What if I don't know a sign; is it okay to ask what it means?

The Evaluators will typically not provide new vocabulary if it is not known to you. Demonstrating range of vocabulary is a part of the evaluation. Examinees can use other strategies in the interview. How do you handle being in a conversation with someone who says something you don’t understand? We ask for clarification. We might ask, “Did you mean…?” All languages have sentence structures from simple to complex. For example, ASL has Y/N and WH questions, command statements, rhetorical, if/when statements, etc. Use the features of the language that are available to you. Do remember, though, that the Evaluator will not function in an “ASL Teacher” role. S/he will not provide you with signs when you don’t have that vocabulary in your language repertoire. Demonstrate the language that you are able.

For newer signers, are you familiar with the “hearing nod” (the deer in head lights feeling) that many of us used early on in the language learning process? That glazed over look with our head nodding “yes” when we really didn’t understand what was being signed. When we use our first language in our daily lives, we ask for clarification when we don’t understand something. That is functional language in the works. The goal is to use the language with accuracy (if possible) when asking for clarification. Understanding and being understood is an important part of every language and there are features of every language that serve that purpose. It is also important to realize our current skill level. If you know that comprehension is still developing, then understanding may be a challenge. That is okay. It is where we are at that moment in time. As mentioned above, use features of the language to get clarification and understand what is being discussed.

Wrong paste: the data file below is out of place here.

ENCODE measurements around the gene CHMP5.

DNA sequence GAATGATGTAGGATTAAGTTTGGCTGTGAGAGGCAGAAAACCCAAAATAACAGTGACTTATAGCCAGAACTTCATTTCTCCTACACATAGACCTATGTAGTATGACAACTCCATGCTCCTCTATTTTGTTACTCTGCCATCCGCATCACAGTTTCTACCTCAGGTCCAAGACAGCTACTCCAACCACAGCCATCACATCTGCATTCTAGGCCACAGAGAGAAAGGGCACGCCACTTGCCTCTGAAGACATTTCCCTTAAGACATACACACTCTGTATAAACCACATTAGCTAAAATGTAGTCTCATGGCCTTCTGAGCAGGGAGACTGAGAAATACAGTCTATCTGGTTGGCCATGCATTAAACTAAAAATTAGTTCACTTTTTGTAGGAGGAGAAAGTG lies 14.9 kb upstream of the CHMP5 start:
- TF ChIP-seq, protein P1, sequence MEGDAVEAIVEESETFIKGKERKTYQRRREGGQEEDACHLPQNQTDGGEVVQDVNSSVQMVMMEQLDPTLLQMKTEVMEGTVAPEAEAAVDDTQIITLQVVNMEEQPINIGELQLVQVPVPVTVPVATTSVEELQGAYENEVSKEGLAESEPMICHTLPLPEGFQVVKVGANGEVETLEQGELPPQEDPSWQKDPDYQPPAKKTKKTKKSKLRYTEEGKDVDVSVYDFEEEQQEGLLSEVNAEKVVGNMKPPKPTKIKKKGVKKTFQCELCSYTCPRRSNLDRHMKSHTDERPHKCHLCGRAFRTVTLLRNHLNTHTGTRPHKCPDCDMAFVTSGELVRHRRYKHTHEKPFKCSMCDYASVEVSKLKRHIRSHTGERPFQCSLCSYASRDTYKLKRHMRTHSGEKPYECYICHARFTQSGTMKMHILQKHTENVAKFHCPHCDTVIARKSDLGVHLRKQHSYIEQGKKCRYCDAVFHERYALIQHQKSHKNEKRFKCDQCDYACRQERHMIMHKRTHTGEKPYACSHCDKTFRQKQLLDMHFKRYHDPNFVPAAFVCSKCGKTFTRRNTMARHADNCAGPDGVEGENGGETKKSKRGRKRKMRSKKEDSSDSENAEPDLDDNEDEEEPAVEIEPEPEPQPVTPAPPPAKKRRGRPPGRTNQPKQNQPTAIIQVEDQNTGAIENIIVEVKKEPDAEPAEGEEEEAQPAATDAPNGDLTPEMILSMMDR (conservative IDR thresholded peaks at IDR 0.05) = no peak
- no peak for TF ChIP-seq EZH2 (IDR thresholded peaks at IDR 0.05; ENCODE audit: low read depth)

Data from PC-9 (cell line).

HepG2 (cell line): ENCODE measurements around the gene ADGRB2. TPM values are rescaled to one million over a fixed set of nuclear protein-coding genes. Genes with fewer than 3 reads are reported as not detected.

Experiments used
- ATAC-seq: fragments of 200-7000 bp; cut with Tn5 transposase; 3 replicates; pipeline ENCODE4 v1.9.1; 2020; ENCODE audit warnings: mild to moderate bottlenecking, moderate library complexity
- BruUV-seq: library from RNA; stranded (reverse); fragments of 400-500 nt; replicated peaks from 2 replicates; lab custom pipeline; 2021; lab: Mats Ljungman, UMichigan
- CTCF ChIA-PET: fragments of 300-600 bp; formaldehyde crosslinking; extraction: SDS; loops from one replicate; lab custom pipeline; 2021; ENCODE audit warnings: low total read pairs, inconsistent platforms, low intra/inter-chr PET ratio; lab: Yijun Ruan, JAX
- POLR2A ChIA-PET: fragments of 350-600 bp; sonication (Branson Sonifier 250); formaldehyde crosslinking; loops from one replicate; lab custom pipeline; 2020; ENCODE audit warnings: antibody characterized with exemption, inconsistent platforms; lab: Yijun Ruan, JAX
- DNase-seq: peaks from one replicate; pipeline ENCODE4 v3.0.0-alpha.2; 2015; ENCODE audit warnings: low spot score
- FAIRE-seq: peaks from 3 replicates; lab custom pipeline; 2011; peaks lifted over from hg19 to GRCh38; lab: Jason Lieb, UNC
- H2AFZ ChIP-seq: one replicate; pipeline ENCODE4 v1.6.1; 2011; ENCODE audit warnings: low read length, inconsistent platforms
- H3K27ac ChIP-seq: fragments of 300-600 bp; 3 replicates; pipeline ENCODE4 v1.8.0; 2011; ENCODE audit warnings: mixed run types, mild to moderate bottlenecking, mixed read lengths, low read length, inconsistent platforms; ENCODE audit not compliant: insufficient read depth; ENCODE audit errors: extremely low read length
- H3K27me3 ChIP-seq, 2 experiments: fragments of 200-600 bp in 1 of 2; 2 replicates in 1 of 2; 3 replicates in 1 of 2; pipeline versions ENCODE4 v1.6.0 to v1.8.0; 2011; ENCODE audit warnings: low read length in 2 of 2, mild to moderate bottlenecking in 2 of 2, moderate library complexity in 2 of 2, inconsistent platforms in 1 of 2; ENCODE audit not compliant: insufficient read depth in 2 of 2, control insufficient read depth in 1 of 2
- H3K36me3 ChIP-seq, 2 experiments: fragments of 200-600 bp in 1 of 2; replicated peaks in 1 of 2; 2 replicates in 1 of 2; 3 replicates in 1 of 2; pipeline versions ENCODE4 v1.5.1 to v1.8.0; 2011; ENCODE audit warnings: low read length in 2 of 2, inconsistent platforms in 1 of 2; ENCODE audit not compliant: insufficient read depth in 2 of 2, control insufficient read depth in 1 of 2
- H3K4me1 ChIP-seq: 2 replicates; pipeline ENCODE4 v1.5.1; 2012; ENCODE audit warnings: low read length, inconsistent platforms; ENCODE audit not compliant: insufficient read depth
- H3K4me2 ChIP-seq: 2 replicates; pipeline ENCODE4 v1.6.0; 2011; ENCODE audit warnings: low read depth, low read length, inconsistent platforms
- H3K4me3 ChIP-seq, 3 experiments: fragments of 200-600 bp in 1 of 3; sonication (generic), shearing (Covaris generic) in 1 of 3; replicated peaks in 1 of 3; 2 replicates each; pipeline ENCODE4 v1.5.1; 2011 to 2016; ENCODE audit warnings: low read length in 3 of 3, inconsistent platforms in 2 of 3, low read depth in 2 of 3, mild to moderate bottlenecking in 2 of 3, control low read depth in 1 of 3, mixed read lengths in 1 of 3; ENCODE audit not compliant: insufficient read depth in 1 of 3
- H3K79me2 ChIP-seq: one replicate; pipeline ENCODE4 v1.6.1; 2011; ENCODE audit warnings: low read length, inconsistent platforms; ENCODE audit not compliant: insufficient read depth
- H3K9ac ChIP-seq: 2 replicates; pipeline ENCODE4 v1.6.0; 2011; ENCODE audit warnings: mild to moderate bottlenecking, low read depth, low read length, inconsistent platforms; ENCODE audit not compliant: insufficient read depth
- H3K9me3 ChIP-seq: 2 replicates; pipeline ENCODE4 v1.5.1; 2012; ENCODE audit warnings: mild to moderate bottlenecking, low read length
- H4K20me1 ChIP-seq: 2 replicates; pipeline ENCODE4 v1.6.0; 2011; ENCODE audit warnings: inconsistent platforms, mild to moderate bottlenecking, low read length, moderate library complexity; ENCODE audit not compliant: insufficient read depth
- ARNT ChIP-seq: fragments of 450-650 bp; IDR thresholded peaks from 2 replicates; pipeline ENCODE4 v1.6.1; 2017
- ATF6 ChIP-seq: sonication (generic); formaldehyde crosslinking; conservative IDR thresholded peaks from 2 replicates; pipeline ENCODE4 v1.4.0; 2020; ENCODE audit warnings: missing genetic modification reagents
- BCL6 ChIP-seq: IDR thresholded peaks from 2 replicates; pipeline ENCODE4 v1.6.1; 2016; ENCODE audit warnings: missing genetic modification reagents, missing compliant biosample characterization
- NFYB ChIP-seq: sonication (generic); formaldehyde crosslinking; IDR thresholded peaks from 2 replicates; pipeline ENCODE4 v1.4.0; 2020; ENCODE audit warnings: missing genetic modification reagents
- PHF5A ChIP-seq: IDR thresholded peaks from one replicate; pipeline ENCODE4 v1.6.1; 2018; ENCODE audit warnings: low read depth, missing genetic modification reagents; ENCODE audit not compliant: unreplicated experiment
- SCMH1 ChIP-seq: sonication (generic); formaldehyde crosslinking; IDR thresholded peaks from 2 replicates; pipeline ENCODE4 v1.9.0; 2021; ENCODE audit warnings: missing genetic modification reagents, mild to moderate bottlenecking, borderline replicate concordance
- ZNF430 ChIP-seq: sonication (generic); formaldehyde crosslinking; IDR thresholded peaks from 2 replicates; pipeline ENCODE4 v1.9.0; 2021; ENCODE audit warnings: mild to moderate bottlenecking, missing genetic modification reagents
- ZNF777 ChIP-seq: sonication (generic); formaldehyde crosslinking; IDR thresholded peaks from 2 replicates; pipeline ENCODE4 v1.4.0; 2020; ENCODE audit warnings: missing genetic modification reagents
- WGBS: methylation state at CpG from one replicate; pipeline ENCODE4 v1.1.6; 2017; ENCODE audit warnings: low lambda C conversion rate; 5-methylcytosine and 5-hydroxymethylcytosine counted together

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Gallaudet

800 Florida Avenue NE
Washington, DC 20002

Gallaudet

800 Florida Avenue NE
Washington, DC 20002